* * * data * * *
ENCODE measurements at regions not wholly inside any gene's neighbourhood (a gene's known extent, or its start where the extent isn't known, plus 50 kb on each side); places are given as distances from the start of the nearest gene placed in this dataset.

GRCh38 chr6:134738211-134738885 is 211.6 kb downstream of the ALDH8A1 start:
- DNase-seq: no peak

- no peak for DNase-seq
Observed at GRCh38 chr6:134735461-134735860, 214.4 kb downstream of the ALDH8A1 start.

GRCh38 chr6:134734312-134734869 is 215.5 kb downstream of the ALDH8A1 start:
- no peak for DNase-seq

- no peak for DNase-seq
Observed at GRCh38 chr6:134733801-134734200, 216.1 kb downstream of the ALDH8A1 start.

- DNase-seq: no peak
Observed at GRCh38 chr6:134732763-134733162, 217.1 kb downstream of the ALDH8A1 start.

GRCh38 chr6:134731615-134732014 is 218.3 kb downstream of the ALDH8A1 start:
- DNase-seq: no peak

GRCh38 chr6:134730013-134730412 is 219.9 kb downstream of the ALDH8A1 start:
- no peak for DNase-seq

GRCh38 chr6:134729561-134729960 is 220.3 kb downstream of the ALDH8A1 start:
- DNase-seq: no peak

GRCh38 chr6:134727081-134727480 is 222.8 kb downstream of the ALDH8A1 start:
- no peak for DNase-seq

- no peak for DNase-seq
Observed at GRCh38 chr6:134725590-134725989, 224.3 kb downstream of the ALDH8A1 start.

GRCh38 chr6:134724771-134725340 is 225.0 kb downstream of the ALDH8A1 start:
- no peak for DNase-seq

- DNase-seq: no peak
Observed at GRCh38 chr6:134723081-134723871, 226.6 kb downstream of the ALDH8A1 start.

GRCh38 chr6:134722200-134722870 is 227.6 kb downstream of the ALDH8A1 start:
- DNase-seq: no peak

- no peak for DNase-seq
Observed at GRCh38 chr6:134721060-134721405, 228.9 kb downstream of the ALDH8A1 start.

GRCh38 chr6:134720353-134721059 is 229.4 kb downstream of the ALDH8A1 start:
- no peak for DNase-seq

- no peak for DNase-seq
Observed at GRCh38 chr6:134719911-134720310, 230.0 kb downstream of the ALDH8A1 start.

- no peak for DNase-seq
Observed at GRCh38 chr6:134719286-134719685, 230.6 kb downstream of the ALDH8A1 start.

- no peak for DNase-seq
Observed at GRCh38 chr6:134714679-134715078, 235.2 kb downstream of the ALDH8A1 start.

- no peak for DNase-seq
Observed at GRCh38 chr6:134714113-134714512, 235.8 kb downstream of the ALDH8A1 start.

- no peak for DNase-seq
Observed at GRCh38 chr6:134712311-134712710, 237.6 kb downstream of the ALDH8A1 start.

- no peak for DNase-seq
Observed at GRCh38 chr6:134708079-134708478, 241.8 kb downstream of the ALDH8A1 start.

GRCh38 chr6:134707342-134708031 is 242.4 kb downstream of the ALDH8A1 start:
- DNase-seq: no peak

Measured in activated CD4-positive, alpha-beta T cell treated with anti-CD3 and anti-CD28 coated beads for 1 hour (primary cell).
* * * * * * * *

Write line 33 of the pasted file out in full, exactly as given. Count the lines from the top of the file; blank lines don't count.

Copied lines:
Observed at GRCh38 chr6:134719911-134720310, 230.0 kb downstream of the ALDH8A1 start.